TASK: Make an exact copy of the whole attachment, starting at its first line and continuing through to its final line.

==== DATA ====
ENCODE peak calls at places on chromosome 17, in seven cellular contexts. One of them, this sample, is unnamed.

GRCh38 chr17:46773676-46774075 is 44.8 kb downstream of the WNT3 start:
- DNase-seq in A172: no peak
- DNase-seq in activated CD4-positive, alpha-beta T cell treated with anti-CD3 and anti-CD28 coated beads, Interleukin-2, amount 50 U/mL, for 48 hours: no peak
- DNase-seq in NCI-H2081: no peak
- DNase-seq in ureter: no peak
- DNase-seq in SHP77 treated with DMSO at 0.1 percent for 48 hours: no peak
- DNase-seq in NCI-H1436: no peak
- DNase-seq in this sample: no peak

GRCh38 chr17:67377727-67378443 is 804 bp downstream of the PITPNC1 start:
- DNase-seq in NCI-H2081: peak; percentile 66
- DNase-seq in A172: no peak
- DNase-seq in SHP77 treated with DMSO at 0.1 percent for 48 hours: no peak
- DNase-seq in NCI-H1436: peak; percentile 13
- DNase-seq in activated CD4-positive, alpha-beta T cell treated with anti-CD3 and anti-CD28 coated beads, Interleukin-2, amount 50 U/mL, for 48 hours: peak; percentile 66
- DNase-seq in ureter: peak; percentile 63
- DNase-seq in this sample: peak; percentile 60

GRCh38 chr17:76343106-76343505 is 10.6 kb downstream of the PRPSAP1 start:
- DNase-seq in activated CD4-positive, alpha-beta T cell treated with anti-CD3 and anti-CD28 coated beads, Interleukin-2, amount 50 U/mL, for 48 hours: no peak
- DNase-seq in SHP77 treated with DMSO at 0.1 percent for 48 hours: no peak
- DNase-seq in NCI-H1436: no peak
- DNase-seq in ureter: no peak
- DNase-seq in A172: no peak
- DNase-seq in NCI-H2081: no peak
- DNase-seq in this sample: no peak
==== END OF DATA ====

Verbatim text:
ENCODE peak calls at places on chromosome 17, in seven cellular contexts. One of them, this sample, is unnamed.

GRCh38 chr17:46773676-46774075 is 44.8 kb downstream of the WNT3 start:
- DNase-seq in A172: no peak
- DNase-seq in activated CD4-positive, alpha-beta T cell treated with anti-CD3 and anti-CD28 coated beads, Interleukin-2, amount 50 U/mL, for 48 hours: no peak
- DNase-seq in NCI-H2081: no peak
- DNase-seq in ureter: no peak
- DNase-seq in SHP77 treated with DMSO at 0.1 percent for 48 hours: no peak
- DNase-seq in NCI-H1436: no peak
- DNase-seq in this sample: no peak

GRCh38 chr17:67377727-67378443 is 804 bp downstream of the PITPNC1 start:
- DNase-seq in NCI-H2081: peak; percentile 66
- DNase-seq in A172: no peak
- DNase-seq in SHP77 treated with DMSO at 0.1 percent for 48 hours: no peak
- DNase-seq in NCI-H1436: peak; percentile 13
- DNase-seq in activated CD4-positive, alpha-beta T cell treated with anti-CD3 and anti-CD28 coated beads, Interleukin-2, amount 50 U/mL, for 48 hours: peak; percentile 66
- DNase-seq in ureter: peak; percentile 63
- DNase-seq in this sample: peak; percentile 60

GRCh38 chr17:76343106-76343505 is 10.6 kb downstream of the PRPSAP1 start:
- DNase-seq in activated CD4-positive, alpha-beta T cell treated with anti-CD3 and anti-CD28 coated beads, Interleukin-2, amount 50 U/mL, for 48 hours: no peak
- DNase-seq in SHP77 treated with DMSO at 0.1 percent for 48 hours: no peak
- DNase-seq in NCI-H1436: no peak
- DNase-seq in ureter: no peak
- DNase-seq in A172: no peak
- DNase-seq in NCI-H2081: no peak
- DNase-seq in this sample: no peak